Getting Kids Back into Routine After the Holidays

Tips routine back to school winter holiday break

Easy tips to help the whole family get back into routine after the winter break.

Between family gatherings, opening presents and tobogganing this holiday season, it’s likely that school has been a distant memory for kids!  The holidays go by so quickly, don’t they? A new year is upon us and our kiddos will be getting back into the routine of school.Here are some suggestions for easing that transition.

Back to school for preschoolers

For the youngest of children, this may be the first time they have returned to school after a break.  Parents need to make sure they understand that school will continue after the holidays.  Trying counting the days down on a calendar or drive by the school two or three days before they start back to remind them that they’ll be back in the classroom again.

If their sleep schedule has been disrupted, think about getting them back into their usual bedtime routine a few days before school begins, so they go back fresh and ready to go.

You’ve likely read lots of bedtime stories over the break and this is a good way to keep developing their emerging reading skills, even though they are away from their classroom.  Winter-themed books are perfect this time of year and continuing with reading practice will ease the transition back into preschool or kindergarten.

Routine for elementary school children

Kids in Kindergarten or Grade One may need to be reminded that they will be going back to school as well as getting back into a normal sleep routine.  It’s also an opportunity for parents to begin to scaling back their access to electronics as the return to school approaches. If they have received video games, iPads or new phones for gifts over the holidays, they may have had more access to screen time than is usual.  Cutting back on screen time before they go back allows them to already be back into routine by the time school starts, making for a smoother transition.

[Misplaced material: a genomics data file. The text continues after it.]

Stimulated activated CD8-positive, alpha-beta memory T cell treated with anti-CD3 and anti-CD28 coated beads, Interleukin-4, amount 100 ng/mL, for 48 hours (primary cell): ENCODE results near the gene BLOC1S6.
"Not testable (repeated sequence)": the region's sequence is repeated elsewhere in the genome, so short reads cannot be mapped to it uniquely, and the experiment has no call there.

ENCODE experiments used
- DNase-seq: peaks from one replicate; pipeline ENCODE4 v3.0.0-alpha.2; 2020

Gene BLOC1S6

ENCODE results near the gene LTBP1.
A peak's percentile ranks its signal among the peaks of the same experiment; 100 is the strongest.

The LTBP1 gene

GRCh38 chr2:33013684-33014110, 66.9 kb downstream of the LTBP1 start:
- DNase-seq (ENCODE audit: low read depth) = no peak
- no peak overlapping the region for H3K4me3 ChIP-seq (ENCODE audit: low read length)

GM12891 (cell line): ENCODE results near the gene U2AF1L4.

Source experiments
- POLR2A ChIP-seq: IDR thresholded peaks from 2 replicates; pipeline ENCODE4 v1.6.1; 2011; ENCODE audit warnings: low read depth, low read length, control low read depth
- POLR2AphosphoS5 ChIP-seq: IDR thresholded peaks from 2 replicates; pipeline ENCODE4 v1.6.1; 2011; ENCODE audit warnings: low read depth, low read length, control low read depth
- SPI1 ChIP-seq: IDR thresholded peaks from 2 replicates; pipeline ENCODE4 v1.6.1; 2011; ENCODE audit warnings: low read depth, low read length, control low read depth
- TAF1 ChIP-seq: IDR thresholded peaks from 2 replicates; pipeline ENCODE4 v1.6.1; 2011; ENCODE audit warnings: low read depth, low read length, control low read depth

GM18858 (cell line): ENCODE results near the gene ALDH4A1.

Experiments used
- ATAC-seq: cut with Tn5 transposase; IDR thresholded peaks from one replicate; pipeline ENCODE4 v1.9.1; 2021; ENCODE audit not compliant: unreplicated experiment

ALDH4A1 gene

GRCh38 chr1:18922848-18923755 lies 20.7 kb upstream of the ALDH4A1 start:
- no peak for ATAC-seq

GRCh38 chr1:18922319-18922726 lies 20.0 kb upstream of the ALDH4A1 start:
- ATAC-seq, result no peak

It’s also a good time to make sure that any homework assigned over the holidays has been completed.  Depending on the child’s level of independence, they may need us to help them break down days and times to complete the work, and to confirm that it is ready to hand in.  Other children may just need to be reminded to ensure work is done for their first day back.

Return to middle school or high school

Getting back into a regular sleep routine is important.  Some students will need parents to check that work has been completed and turned in online or printed and placed in their binder ready to be handed in. If there has not been much homework assigned, they could also be reminded that the break is a good time to start reviewing their materials for exams which will begin soon after the break concludes. This age group may also need their screen time curbed as the holidays draw to a close.

For teens in grades eleven and twelve, they may also need to let their employers know they are about to head back to school and any changes in their availability. If they’ve been working more than usual, they may have to cut back to normal hours.

For all students, the holiday break is also good time to restock school supplies and to clean out backpacks and lunch bags. A fresh start to the year can help everyone make the grade!

 

Jennifer Anstiss

Jennifer Anstiss holds a Masters of Education in Literacy from Mount Saint Vincent University, specializing in the Early Intervention and Prevention of Learning Disabilites. She is also an active member of the Ontario College of Teachers. She has been trained in the delivery of Direct Instruction Programs and is a Certified Fast ForWord Practitioner. Jennifer's field experiences include over 15 years of private clinical practice and 10 years of Special Education Teaching for both the Dufferin-Peel Catholic District School Board and Peel District School Board. She specializes in the design and implementation of remedial programs for students with Learning Disabilities and Attentional Issues within both public and private settings. Jennifer gives presentations to parents, professionals and community groups.

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